Abstract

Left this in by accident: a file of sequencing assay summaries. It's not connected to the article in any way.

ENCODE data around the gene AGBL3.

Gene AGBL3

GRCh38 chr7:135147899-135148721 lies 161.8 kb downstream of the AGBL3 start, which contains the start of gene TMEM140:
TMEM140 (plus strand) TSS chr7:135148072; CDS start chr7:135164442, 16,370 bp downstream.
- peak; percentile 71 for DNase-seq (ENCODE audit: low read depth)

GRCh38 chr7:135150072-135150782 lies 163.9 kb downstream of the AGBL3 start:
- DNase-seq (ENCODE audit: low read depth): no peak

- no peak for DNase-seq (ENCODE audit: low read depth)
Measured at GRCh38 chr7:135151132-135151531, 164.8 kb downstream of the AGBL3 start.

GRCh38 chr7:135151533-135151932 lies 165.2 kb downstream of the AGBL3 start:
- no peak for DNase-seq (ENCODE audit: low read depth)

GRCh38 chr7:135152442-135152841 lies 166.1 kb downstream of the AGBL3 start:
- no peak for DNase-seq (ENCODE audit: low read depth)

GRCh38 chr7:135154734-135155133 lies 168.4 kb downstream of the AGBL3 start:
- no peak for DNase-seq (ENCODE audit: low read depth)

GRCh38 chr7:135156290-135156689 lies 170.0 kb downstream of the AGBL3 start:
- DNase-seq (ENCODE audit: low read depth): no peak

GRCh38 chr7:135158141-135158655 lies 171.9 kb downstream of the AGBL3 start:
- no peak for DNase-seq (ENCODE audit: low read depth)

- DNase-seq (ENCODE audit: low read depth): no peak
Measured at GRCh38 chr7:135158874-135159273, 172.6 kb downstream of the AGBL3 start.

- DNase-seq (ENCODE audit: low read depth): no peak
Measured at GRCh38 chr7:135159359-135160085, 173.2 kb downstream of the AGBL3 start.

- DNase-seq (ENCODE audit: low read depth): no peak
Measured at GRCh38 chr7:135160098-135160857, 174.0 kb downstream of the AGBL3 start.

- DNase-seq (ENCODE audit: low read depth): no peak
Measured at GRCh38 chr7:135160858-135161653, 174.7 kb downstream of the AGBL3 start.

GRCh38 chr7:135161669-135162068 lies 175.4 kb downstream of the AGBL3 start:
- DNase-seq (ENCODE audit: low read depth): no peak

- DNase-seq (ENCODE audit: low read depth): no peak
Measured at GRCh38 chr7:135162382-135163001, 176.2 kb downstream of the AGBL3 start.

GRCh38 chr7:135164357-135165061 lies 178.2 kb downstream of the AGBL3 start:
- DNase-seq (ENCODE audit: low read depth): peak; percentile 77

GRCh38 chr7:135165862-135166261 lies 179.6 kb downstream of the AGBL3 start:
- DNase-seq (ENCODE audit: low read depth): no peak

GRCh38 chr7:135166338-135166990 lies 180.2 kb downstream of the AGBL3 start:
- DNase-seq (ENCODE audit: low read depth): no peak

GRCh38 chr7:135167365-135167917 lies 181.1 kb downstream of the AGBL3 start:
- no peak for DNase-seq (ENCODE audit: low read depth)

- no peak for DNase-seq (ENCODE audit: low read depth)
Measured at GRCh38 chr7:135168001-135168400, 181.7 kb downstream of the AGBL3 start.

In response to a high dropout rate and low graduation rate among first-generation college students (FGCS), higher education institutions are turning to social media (SM) as the medium to provide resource and enhance digital inclusion for this population. Because little is known about how SM facilitates digital inclusion, we conduct a case study to investigate how SM usage impacts FGCS. We employ the technology affordance lens to uncover the affordances of the SM and the outcomes experienced by the users. Analyzing qualitative data of 73 FGCS from an economically-diverse urban university in the U.S., our study revealed that SM use by FGCS led to the benefits of maintaining and strengthening the family bonding relationship over the temporal and physical barriers; enhancing psychological well-being (e.g., feeling less stressful); and gaining access to more informational resources. In particular, four major themes from social media usage were identified: (1) personal empowerment; (2) a portfolio of affordances; (3) psychological well-being, and (4) complexities of affordances. Our results provide insights into understanding how SM affect college experience outcomes as well as the affordances provided to FGCS by the SM tool that may lead to academic success.

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